Oxford University Riding Club

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OURC has a volunteering link with local Riding for the Disabled group, RDA Abingdon. We regularly send volunteers to help out with the work of this amazing group that makes riding accessible to riders with a range of disabilities. Volunteering usually involves helping to lead the horses for an hour's lesson, helping riders on and off the horses, and occasional yard duties. Previous experience is not necessary and whilst the ability to make a regular commitment during term-time is helpful, it is not essential. Most RDA groups rely on volunteers and are incredibly grateful for any help offered!

If you are interested in our programme with RDA Abingdon, please email [email protected], and check out their website http://www.rda-abingdon.org.uk for more information about the group!

Here is an account from one of OURC's regular volunteers, Emma Moran, about her experience of volunteering with RDA Abingdon:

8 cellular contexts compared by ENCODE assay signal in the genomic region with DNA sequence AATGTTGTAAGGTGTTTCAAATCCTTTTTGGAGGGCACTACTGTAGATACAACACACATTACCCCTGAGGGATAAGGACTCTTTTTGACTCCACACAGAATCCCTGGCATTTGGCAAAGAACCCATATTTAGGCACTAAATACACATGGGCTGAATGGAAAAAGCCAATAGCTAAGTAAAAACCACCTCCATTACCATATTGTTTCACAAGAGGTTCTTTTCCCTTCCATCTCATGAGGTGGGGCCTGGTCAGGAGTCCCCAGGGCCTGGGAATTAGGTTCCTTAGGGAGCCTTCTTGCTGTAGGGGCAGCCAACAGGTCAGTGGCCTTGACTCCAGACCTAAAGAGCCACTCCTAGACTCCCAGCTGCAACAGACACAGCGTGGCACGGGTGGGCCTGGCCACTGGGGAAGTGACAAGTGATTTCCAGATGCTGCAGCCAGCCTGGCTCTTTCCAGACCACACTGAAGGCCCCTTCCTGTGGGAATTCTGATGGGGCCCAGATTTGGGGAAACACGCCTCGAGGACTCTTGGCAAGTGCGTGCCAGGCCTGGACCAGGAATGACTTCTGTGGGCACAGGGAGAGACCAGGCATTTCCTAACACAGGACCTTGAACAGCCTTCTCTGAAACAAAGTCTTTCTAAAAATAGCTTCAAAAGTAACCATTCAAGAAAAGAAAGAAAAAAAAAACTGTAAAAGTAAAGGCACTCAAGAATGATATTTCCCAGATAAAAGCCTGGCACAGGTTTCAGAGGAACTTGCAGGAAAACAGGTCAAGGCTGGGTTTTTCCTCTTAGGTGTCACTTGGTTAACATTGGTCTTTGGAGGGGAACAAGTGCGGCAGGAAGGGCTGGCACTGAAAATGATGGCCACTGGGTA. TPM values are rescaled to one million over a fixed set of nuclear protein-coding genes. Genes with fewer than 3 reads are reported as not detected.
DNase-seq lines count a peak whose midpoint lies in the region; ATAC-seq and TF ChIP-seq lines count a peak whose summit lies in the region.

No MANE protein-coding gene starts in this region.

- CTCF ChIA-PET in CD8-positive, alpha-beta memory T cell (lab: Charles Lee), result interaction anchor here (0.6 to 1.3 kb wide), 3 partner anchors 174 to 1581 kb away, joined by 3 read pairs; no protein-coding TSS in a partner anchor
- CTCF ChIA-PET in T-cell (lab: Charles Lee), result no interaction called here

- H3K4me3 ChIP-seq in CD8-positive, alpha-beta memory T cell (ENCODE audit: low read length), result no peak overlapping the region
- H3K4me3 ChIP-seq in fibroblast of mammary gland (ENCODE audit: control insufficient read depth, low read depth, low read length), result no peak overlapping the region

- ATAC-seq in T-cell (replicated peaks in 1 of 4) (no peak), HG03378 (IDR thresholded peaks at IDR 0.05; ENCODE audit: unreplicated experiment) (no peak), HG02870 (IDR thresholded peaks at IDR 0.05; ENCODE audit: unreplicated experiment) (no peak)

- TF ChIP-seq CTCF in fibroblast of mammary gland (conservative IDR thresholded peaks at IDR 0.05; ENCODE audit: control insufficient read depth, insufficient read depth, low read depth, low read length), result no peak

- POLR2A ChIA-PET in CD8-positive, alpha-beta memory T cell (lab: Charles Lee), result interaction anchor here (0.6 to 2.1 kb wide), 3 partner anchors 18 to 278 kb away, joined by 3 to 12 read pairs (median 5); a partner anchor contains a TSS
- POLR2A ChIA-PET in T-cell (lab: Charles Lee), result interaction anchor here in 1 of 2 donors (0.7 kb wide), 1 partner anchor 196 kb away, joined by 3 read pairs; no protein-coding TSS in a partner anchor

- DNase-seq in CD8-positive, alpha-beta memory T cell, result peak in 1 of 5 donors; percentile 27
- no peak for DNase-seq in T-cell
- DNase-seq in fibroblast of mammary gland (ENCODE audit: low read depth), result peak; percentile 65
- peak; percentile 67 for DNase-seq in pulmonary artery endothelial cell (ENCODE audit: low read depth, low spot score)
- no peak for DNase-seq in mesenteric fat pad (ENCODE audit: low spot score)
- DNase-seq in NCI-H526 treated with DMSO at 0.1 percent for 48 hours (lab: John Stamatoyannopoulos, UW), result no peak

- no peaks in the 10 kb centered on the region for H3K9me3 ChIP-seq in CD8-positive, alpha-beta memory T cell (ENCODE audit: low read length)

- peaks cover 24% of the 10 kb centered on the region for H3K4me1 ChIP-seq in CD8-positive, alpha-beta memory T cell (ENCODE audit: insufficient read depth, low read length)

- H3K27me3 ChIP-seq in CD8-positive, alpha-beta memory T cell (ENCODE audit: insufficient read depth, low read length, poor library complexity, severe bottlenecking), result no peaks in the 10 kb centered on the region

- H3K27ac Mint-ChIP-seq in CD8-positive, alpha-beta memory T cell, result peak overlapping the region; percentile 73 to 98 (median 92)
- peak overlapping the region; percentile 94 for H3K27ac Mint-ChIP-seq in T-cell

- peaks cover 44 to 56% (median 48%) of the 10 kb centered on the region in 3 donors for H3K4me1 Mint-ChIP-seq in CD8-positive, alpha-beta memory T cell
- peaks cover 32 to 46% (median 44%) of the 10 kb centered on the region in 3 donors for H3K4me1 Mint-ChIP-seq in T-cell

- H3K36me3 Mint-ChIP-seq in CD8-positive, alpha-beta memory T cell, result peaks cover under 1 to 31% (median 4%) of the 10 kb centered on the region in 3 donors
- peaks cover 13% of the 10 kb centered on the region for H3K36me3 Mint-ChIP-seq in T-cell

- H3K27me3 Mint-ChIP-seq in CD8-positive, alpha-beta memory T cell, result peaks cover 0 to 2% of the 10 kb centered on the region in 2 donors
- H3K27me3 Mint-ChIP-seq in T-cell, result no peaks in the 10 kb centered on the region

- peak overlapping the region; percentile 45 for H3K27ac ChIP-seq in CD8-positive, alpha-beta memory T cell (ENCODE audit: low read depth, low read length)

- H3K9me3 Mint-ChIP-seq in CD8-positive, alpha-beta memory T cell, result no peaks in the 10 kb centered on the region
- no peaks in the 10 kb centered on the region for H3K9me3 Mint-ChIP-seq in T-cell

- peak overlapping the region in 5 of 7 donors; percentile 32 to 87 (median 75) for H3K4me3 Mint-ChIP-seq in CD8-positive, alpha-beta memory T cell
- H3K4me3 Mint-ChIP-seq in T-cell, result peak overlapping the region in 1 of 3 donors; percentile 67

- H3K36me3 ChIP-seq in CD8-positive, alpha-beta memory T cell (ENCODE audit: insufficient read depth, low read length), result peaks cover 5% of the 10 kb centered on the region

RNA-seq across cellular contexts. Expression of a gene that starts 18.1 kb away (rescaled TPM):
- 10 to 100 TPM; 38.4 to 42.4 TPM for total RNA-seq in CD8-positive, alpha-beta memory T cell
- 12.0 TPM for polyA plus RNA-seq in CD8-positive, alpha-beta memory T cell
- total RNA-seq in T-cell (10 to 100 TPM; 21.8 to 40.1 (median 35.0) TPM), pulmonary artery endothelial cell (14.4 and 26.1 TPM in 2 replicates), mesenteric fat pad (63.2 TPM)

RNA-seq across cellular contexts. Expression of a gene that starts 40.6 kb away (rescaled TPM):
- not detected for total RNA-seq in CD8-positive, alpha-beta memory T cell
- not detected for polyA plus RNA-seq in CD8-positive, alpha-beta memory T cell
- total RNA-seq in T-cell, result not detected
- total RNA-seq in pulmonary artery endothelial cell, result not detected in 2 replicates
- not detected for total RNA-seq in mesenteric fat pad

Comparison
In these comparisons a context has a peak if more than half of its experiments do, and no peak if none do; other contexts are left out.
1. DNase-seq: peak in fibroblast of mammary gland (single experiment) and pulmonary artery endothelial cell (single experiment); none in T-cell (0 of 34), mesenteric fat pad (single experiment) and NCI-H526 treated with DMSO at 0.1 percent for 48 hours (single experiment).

'I have to be honest: it was September, I’d moved to a new city to go back to university and term hadn’t yet started.  I needed a cheap way to meet new people and get close to some horses.  My initial reasons for becoming an RDA volunteer were not exactly worthy.  However, as soon as I arrived at Lower Lodge Riding Centre for my first class, I started to suspect that my reasons for continuing would be somewhat different.  The class I help with is mostly attended by very young children at the earliest stages of their riding – it sometimes takes a number of classes before new starters can even be persuaded to sit on a pony.  The riders have varied learning and physical difficulties, including Downs Syndrome and Autism.  There are usually three helpers per rider – one to lead the pony and two side-walkers to help the rider to maintain balance and to carry out the lesson’s activities.  These activities include physical exercises on horseback, posting letters around the school, navigating obstacles such as bending poles and the ‘splishy, sploshy river’, not to mention lots of singing.  It quickly becomes apparent that one essential quality in the volunteer is the willingness to make a fool of yourself!  There are times when classes are frustrating; when a child won’t engage with you; when the tears of one rider spark off another; when a pony plays up and makes life difficult.  But there are other times when you realise why you persist in showing up to this draughty barn in the cold, dark evenings to weave through traffic cones and sing The Grand Old Duke of York ad infinitum.  They are the moments when a child uses his reins to steer his pony for the first time; when he pats his pony to thank him for the lesson; when he sees himself riding past in the mirror and smiles.  As for my original plan…well, the people certainly are friendly and you can hug the horses if you like.  Also, it feels good to know that you’re giving your time to help these children and their families.  What I hadn’t realised was how much more they would give me in return.'

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